7) The work of the Holy Spirit in the church today, akin to his work in the NT writers (“an intuitive, Spirit-led engagement of Scripture,” I&I, 160), protects against arbitrary and subjective individual readings of the OT and, despite our confusion and uncertainty about method, produces a communal finding of Christ in the OT for today. This consensus is no more than provisional, because, though communal, it is also a culturally relative finding of Christ in the OT.
1) through 5) are fairly straightforward in what Dr. Enns has written. 6) and 7), as far as I can see from the pages noted in the first paragraph above, express where his work will almost certainly take him, if it is not where he already is presently.
This view, whether or not intentionally, effectively replaces the Reformation principle of the Spirit working with the word (Scripture), in its unity and pervasive clarity, with a quite different principle, the principle of the Spirit presumably working with the word, in the face of and despite disunity between the NT and the OT (and also within the OT) and the pervasive obscurity of the OT, especially in its discordant relationship to the NT. Here, I cannot see otherwise, the unambiguous Christ of the Scriptures as a whole (not just the NT), however imperfectly grasped by faith, is displaced by the imaginative and supposedly Spirit-intuited Christ of fluctuating faith.
It is surely true that the OT can’t stand without the NT in the sense that, as revelation, the former apart from the latter records a revelatory history short of its consummation, in terms currently in vogue, a “story” lacking its ending. The OT is one large promise looking for its fulfillment or, using a grammatical analogy, one long protasis without an apodosis. Christ in his exalted glory is that consummation, that ending, that fulfillment, that apodosis.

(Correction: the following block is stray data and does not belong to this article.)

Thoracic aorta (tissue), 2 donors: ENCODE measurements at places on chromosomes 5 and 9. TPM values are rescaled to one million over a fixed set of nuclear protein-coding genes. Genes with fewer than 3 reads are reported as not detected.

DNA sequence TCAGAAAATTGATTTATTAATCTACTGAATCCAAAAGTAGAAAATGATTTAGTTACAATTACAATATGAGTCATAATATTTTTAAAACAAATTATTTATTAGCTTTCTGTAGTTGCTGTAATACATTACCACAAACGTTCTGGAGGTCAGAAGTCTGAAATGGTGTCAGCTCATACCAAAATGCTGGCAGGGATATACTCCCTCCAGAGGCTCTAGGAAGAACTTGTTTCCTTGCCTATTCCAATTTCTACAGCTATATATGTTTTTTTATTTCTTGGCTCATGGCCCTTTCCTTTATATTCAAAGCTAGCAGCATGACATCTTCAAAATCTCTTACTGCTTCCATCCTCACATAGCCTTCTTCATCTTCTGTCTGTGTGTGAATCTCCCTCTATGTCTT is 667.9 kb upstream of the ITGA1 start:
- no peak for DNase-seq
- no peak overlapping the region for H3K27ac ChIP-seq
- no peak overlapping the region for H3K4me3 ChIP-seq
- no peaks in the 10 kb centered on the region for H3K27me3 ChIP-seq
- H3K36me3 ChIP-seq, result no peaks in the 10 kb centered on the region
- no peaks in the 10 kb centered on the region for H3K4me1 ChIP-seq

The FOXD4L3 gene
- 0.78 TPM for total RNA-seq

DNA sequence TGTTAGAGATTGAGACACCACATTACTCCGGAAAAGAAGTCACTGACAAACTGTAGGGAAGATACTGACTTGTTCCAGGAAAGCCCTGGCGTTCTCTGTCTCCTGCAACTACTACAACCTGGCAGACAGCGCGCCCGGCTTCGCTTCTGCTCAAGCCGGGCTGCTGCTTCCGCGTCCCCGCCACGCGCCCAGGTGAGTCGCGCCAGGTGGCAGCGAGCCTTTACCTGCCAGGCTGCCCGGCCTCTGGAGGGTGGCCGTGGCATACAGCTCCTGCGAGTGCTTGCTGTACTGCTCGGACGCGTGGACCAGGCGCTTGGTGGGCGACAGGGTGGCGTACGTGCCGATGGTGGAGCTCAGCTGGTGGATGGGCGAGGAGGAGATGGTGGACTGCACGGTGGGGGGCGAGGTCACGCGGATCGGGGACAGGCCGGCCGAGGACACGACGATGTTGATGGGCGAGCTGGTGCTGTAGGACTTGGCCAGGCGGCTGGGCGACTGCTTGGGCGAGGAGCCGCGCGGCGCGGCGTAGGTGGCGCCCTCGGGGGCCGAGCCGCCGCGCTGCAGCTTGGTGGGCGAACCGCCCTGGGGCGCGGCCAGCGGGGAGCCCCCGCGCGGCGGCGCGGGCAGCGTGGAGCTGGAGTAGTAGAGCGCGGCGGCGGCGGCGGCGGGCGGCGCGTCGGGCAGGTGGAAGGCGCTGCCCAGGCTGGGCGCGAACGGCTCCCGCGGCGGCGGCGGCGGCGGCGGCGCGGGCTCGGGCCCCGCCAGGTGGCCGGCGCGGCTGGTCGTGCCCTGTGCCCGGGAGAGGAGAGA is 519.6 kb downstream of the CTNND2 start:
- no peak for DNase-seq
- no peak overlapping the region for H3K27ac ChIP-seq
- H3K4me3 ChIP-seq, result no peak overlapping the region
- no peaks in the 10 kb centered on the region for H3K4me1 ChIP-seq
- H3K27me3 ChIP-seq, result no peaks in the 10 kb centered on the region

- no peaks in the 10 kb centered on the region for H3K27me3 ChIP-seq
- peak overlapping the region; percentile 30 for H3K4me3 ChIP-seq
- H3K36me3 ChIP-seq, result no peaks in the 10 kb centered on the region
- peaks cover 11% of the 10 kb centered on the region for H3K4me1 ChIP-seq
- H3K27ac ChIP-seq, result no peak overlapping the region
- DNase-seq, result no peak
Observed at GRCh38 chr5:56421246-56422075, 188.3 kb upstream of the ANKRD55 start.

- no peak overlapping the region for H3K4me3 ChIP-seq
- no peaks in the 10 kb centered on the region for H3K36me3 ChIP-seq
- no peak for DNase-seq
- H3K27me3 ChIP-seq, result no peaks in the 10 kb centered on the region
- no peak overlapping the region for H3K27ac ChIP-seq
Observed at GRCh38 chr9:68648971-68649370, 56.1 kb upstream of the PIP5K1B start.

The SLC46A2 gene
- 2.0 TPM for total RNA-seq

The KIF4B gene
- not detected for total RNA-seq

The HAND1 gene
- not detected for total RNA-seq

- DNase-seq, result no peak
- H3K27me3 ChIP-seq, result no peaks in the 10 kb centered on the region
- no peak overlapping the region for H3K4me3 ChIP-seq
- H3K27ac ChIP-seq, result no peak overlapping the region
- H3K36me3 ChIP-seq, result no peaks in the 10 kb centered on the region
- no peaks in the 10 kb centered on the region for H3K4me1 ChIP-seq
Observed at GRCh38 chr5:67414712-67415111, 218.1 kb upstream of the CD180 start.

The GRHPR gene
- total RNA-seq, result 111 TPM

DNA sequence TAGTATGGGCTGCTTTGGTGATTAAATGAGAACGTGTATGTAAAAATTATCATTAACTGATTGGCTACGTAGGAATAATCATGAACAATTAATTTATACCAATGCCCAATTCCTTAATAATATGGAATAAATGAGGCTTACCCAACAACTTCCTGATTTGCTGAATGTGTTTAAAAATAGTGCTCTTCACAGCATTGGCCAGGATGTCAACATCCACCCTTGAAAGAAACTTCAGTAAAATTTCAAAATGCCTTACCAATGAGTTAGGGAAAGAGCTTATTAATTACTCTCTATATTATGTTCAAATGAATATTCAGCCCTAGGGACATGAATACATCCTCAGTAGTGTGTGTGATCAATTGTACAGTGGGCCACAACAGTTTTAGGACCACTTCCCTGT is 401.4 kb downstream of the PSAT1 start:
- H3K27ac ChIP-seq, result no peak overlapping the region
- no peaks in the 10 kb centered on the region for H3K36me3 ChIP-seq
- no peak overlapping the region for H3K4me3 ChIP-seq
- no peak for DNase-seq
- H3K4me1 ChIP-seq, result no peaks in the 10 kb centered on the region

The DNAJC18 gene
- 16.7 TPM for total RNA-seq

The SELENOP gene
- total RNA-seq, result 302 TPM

But, by the same token, NT revelation can’t stand on its own, without the OT (already in the second century the conflicts with Marcion and various strands of Gnosticism made that clear to the church). Which is to say, Christ and the gospel can’t stand without the OT. To recall just one key passage here, the gospel, centered in his death and resurrection, is ”according to the Scriptures” (1 Cor 15:3-4). If the gospel is not that, ”according to the Scriptures,” in the sense of the pervasive, though shadowy, clarity of the OT, its unidirectional, univalent movement toward Christ, and the organic unity of the OT, including the intentions of its human authors, with the NT, then Christ is a consummation rendered obscure because isolated from a coherent history leading up to it, an ending without a story, a fulfillment detached from its promise, an apodosis lacking the protasis essential to its meaning.
Christ is the fulfillment of the OT and, as such, shines an elucidating light of nothing less than eschatological brilliance on the OT. But he does not give meaning and coherence to an OT marked by “messiness,” an OT that, because and in terms of its human authorship, is in itself discordant and marked by dissonance. Interpreting the OT in the light of the NT for the edification of the church today is a challenging task that does pose some difficult questions (although we should avoid a tendency to exaggerate these difficulties). It would be a great loss, should the controversy that has erupted over I&I cause us to become inhibited in continuing to confront this task for the good of the church. But, we should be clear, finding Christ in the OT is not ultimately a matter of creative and intuitive “risk”-taking.
[Pertinent to the issues addressed in #7 and #8, see my “’For Our Sakes Also’: Christ in the Old Testament in the New Testament,” in R. Penny, ed., The Hope Fulfilled: Essays in Honor of Dr. O. Palmer Robertson, (Phillipsburg: P&R, 2008), 79-99.]
On his web site Dr. Enns has posted a medium-length review of A High View of Scripture by Craig Allert (Baker, 2007), a book primarily about the formation of the New Testament canon and its authority.